In short, Poole’s a smart one. He’s well worth reading. Do so.

EDIT: Corrected links. Seems that it is available in the UK.


  1. Meestercat says:

    Poole’s columns were always the first thing I turned to in Edge. Its not been quite the same since he finished writing them (Even the combined power of Mr Biffo, Jeff Minter and Tim Guest doesn’t equal one Steven Poole).

    And the book is a corker (if in need of an up to date reprint).

  2. Dan Amrich says:

    Glad to see some love for Poole. I was introduced to him here in the US through Trigger Happy and it’s still a book I shove down people’s throats. I found his perspective very refreshing and constantly said “I wish I’d said that!” when reading his stuff.

  3. Rev. Stuart Campbell says:

    “Human, accessible”?

    Stephen Poole?

    Are we talking about the same Stephen Poole here? I’ve never in my whole life had to spend so much time running back and forth between the book I was supposed to be reading and the fucking dictionary. There’s much to commend about TH, but its humanity and accessibility damn sure aren’t it.

  4. Jim Rossignol says:

    Hey, this is Kieron linking.

  5. Rev. Stuart Campbell says:

    True. And I do like now being able to quote RPS on “pants games magazine Edge”.

  6. Steven says:

    Thanks Kieron! :)

    Stew: he’s talking about the column being, ahem “human and accesible”, not the notoriously robotic and forbidding book.

    May I point out that you can still buy the updated US paperback edition at (No – Ed).

  7. Rev. Stuart Campbell says:

    Y’know, Stephane, you’re quite right. And skipping lightly over the issue of whether the columns actually ARE any less stuffed with “rebarbative”s and “chthonic”s, I am nonetheless Professor McChumpy,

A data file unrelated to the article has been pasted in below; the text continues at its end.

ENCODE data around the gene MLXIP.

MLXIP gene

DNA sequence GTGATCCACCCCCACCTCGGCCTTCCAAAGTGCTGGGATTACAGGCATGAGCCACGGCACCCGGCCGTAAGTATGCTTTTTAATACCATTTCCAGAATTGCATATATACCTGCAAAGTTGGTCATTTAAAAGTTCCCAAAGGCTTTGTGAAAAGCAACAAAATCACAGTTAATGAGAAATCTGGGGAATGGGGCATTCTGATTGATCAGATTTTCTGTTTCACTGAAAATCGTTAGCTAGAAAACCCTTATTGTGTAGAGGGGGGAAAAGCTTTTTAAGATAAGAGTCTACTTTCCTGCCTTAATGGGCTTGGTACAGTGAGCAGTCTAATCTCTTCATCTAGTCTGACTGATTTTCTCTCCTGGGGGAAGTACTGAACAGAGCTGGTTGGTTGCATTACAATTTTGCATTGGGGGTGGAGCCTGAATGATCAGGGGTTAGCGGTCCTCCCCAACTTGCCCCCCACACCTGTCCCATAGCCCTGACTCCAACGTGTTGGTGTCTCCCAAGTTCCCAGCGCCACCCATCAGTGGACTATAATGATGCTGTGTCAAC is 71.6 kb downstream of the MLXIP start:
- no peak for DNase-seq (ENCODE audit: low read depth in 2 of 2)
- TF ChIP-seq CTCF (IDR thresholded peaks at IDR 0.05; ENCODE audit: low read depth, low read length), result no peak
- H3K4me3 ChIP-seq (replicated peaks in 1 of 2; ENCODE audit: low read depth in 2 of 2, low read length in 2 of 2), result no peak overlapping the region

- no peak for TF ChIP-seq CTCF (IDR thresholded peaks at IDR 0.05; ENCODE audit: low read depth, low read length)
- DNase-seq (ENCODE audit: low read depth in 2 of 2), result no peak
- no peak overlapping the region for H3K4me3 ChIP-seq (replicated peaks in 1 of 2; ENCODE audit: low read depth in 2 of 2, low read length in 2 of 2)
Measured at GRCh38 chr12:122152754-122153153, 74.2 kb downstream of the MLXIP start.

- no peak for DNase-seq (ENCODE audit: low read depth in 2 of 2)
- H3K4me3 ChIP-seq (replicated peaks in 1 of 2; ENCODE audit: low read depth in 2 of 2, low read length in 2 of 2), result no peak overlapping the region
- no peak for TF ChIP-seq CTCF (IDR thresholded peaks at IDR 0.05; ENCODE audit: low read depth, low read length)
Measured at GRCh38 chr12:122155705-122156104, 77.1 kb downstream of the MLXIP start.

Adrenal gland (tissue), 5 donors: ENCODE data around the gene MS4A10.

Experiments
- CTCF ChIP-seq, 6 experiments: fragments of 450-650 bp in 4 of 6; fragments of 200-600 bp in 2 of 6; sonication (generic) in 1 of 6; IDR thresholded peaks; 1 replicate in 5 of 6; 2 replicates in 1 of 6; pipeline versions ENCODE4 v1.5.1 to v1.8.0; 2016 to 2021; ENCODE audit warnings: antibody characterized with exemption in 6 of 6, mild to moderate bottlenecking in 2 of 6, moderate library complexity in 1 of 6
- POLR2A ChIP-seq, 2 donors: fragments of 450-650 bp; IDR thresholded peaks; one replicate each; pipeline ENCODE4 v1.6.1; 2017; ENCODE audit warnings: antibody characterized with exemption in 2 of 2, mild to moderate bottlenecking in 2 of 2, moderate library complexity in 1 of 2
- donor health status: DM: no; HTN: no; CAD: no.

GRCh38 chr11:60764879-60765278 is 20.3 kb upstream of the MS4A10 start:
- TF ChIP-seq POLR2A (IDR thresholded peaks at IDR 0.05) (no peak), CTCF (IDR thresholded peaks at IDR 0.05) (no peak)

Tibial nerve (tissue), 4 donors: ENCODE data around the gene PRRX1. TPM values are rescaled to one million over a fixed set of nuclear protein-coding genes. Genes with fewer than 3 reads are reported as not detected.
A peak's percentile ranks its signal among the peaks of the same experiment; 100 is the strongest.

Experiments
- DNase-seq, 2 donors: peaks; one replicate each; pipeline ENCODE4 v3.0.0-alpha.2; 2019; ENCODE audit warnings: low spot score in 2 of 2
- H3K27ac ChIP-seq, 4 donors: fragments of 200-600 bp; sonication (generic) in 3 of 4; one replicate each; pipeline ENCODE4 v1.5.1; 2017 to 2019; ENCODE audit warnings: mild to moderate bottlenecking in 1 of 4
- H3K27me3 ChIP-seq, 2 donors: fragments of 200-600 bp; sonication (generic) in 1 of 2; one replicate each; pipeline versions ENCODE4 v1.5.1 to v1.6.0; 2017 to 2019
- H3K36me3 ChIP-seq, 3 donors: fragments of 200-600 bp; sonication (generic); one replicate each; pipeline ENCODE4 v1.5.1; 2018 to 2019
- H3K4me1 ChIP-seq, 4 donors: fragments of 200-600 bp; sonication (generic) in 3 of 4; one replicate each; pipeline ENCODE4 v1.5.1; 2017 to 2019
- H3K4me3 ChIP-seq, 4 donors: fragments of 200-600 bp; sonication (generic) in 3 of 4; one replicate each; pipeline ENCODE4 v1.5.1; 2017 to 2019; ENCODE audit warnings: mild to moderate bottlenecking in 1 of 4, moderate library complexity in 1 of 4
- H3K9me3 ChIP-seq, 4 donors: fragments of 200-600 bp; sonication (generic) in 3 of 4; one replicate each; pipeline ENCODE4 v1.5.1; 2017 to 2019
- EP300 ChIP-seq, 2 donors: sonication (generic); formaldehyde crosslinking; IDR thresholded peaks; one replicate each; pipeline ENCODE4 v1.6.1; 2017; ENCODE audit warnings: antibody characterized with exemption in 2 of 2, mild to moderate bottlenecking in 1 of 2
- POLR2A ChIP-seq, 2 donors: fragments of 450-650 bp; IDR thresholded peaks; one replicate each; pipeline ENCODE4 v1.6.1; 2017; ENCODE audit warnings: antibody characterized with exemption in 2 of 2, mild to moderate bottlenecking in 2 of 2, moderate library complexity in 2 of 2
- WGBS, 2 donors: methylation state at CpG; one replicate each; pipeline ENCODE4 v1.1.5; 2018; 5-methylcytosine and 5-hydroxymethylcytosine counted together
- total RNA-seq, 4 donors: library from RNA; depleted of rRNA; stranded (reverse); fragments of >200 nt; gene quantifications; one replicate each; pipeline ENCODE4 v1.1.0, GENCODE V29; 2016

8. Kieron Gillen says:

    Odd – it wasn’t there when I looked for it. Will fix story in morning.


  9. Rock, Paper, Shotgun: PC Gaming’s Beadiest Eyes » Blog Archive » Trigger Happy For Free says:

    […] more comments on Poole’s fantastic work, and his freely published Edge columns, check out Kieron’s previous post on the matter. And you can read the entire book with whichever pdf app you like the bestest, with […]

  10. The Unshaven says:

    ….WOAH. *Snaffle*

    I’m lecturing a second year university paper on videogames in about six weeks, and Trigger Happy was going to be a source of at least one major reading. It was also a significant starting point for my masters thesis, and my current PhD.

    So a CC copy is… glorious. Plus, I really dig the Creative Commons, and I’ve been teaching students about it as well.

    *Salutes Kieron and Mr Poole*

  11. essell says:

    “…out of clear jealousy that only non-games-specific writers got to write such stuff.”

    I’d be really interested to see a post on here as to why that was the case, and whether RPS still think it is today, etc…

  12. Kieron Gillen says:

    No, I don’t think it’s the case anymore – Jim’s got a book coming out next year, for example.

    Why WAS it the case? Snobbish elitism (i.e. Who would write about games full time?) on the publishers side and a tendency towards self-hatred on the writers.